# A trigonometric problem when calculating distance to the boundary of a convex hull

Suppose we have a sphere and a point outside of the sphere.

We denote the point outside as $v$ and the origin of the sphere as $x$. The convex hull of the sphere and $v$ should be like an ice cream cone.

So for a point inside of the convex hull, say $u$, I want to prove that the distance to the boundary of the convex hull can be solved by a reduced problem where we consider only the part of the plane intersecting the convex hull containing points $x, u, v$. The reduced problem is illustrated in the figure.

Basically, the question is: Does this restriction to the plane give the shortest distance to the boundary of the convex hull? How can we prove it?

This seems like a trivial fact but it does not seem like that easy to prove...

From any other ray propagated from $v$ on the convex hull, we draw a segment from u perpendicular to it. Let the distance between $v$ and $u$ be $L$, and the angle between $\overline{vu}$ and the two rays be $\alpha$ and $\beta$, respectively. Since $\alpha$ and $\beta$ must be in $(0,\frac{\pi}{2})$, and length of the two distances we need to compare is $L\sin{\alpha}$ and $L\sin{\beta}$. It would suffice just to compare $\alpha$ and $\beta$. But I don't know how to proceed from here.

Any suggestions would be appreciated.

• The convex hull is only a cone if you are thinking of an ice cream cone. Jul 20, 2016 at 4:23
• Yes....That is what I meant.....
– jack
Jul 20, 2016 at 4:33
• What does transverse mean?
– zhw.
Jul 22, 2016 at 15:42
• It is the plane that intersects the convex hull and passes through $x,u,v$....
– jack
Jul 22, 2016 at 15:44
• I do believe the simplest argument would start with the observation that both $x$ and $v$ are on the axis of symmetry (by definition -- the former is the center of the sphere, and also on the axis of the right circular cone, with $v$ being the apex of said cone). Jul 23, 2016 at 13:35

The image on the left is a side view and the image on the right is an end view along the $x$-$v$ axis.

The circle in the right image is the intersection of the dotted plane in the left image with the convex hull, which is a surface of revolution around the $x$-$v$ axis, which means that each cross section perpendicular to the $x$-$v$ axis is circular and centered on the $x$-$v$ axis.

The distance from $u$ to the points on the convex hull, is $\sqrt{h^2+r^2}$. As can be seen in the right image, $r_{\text{min}}$ is in the plane containing $u$, $v$, and $x$.

Therefore, the point with the minimum distance is in the plane containing $u$, $v$, and $x$.

That is, the restriction to this plane does give the shortest distance to the boundary of the convex hull.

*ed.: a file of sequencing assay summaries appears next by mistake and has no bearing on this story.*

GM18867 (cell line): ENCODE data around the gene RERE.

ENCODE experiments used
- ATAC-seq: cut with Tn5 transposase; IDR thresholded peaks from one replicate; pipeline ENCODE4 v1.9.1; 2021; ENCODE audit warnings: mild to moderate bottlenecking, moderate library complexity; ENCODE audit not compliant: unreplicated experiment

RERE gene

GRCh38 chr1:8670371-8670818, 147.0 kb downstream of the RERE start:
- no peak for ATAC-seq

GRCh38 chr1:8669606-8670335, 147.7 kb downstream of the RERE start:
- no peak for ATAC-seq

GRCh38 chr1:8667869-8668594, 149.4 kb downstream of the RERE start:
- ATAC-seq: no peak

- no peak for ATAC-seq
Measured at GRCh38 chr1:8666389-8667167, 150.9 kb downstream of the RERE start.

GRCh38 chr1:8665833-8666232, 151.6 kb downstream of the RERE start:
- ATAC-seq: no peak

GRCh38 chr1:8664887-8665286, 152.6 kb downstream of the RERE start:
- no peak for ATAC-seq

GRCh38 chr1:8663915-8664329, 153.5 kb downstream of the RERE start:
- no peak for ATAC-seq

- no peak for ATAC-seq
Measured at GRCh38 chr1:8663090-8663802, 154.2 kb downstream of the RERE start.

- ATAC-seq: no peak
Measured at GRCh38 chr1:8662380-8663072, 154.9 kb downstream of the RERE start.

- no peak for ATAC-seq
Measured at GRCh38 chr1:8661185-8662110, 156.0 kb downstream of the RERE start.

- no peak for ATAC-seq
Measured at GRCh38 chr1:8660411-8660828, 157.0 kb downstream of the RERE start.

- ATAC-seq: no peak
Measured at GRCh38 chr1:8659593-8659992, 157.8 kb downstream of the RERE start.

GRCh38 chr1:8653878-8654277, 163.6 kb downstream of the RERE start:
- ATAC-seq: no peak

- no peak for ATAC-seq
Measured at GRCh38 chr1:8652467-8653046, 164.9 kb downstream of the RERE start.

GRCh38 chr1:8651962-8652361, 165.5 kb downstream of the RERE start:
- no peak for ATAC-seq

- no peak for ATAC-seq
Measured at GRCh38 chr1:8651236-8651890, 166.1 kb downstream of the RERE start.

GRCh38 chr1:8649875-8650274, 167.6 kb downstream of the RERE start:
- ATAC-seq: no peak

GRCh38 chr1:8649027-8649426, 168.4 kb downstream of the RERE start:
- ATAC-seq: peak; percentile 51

• Perhaps it would make it clearer if you added, after mentioning the convex hull being a surface of revolution after the $x-v$ axis, that it also means the convex hull is radially symmetric with respect to the axis through $x$ and $v$? Jul 23, 2016 at 13:37
– robjohn
Jul 23, 2016 at 13:51
• Yes, that works quite well now; +1. The key to understanding the situation is the axial symmetry -- your illustration with the cross section makes that clear now, I think. I am terrible (non-operational, really) at proofs, so that aspect I have no opinion on; but certainly now the geometric basis for the proof should be obvious to non-maths people like me, too. Jul 23, 2016 at 15:50
• Are those points co-planar if we replace the sphere with 4-sphere or any other general n-sphere?
– jack
Sep 3, 2016 at 23:28
• @jack: $v$, $x$, and $u$ are three points. Three points determine a $2$-dimensional plane in any dimension.
– robjohn
Sep 4, 2016 at 8:07

I'm not entirely sure what you mean by the transverse of the convex hull, but assuming this is equivalent to the plane defined by $u$, $v$, and $x$, I believe the following approach leads to a relatively simple proof:

We can find the shortest distance by expanding a sphere outwards from $u$ until it is tangent to some point $t$ (if there are multiple such points, choose one) on the boundary of the cone. That this point of contact is in fact a point of tangency follows from the convexity of the region, I believe.

Then we know that $\overline{ut}$ will be orthogonal to the plane of tangency at $t$. But we also know that any such lines orthogonal to the region at some $t$ will intersect $\overline{vx}$, from the basic geometry of cones and spheres (by symmetry, all such lines pass through the axis of rotational symmetry of a cone and through the center $x$ for the sphere). From the fact that $\overline{ut}$ and $\overline{vx}$ intersect, we have that they are coplanar, which is what we set out to prove.

The problem is not connected to the presence or absence of the sphere, as we are not concerned with the circular part. The cone has the convexity.

After recognizing that we are restricted to the central plane due to cone symmetry we need to consider only the central section containing cone axis.

Take $u$ as origin. If $p$ is minimal normal distance to cone generator which has inclination $\pi/2 + \alpha$ to $v-x$ axis of symmetry, then cone generator as $x \cos \alpha + y \sin \alpha = p$ has minimal normal distance.

Putting it another way..Let vector perpendicular to the generator and line through $u$ be the axis $X$ considered out of the plane. An intersection of a plane through $X$ and $u$ to cone is an ellipse. The minimum geodesic curvature of ellipse intersection occurs at its major axis by Meusnier's theorem:

$$R_{slant} = R_{normal} \cos \varphi$$

where $R_n$ is the largest radius of curvature among all inclinations of a sphere of diameter $R_n$ at $\varphi =0.$ It is easily seen that only the normal section has maximum radius of curvature. All rotations of a circular arc around shortest normal as radius / polar axis do not cut but are tangential to cone.